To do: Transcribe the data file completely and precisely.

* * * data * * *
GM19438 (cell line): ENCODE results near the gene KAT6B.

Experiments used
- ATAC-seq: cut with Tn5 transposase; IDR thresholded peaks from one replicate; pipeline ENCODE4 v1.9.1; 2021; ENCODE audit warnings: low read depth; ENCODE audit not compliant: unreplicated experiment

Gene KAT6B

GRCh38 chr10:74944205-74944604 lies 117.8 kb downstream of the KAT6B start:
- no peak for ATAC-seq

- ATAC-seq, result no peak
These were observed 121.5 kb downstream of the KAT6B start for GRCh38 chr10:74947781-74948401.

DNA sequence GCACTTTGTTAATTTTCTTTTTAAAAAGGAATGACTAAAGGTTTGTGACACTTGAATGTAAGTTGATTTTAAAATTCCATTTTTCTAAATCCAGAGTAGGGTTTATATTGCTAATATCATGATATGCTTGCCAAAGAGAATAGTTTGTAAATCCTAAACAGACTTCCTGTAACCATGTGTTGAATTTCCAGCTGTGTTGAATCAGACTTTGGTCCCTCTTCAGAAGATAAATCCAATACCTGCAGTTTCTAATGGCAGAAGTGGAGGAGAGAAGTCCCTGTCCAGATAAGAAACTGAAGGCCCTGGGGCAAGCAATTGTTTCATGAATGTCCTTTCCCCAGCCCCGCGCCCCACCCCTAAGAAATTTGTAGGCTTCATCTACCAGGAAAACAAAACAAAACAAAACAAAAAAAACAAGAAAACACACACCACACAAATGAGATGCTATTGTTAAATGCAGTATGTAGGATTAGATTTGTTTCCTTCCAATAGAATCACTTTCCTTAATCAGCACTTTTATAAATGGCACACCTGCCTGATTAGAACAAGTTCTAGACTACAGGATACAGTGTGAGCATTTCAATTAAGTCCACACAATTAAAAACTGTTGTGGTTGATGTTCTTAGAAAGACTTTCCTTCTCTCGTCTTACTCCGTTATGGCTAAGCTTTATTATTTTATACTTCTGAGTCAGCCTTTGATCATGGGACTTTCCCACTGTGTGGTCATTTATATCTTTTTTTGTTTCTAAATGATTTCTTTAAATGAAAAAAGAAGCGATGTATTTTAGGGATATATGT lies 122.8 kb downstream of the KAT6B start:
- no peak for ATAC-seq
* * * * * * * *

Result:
GM19438 (cell line): ENCODE results near the gene KAT6B.

Experiments used
- ATAC-seq: cut with Tn5 transposase; IDR thresholded peaks from one replicate; pipeline ENCODE4 v1.9.1; 2021; ENCODE audit warnings: low read depth; ENCODE audit not compliant: unreplicated experiment

Gene KAT6B

GRCh38 chr10:74944205-74944604 lies 117.8 kb downstream of the KAT6B start:
- no peak for ATAC-seq

- ATAC-seq, result no peak
These were observed 121.5 kb downstream of the KAT6B start for GRCh38 chr10:74947781-74948401.

DNA sequence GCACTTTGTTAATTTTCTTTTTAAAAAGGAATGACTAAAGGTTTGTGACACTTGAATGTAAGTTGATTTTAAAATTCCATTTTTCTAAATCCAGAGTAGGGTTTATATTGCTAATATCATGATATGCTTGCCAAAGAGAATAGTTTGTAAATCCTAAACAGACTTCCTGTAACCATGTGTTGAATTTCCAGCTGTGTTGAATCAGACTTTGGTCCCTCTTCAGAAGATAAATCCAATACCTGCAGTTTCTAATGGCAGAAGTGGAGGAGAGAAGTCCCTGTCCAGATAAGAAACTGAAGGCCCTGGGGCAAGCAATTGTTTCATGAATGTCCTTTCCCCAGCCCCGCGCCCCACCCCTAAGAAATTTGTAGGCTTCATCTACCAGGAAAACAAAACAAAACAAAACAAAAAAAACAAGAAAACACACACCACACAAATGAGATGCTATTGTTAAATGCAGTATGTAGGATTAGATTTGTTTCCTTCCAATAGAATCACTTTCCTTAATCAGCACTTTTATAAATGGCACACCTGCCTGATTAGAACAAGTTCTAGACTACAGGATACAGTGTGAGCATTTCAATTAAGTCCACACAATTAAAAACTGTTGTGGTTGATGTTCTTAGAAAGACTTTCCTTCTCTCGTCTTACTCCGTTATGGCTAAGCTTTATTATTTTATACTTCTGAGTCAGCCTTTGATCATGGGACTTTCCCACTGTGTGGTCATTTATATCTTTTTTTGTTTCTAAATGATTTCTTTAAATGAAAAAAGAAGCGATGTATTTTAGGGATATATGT lies 122.8 kb downstream of the KAT6B start:
- no peak for ATAC-seq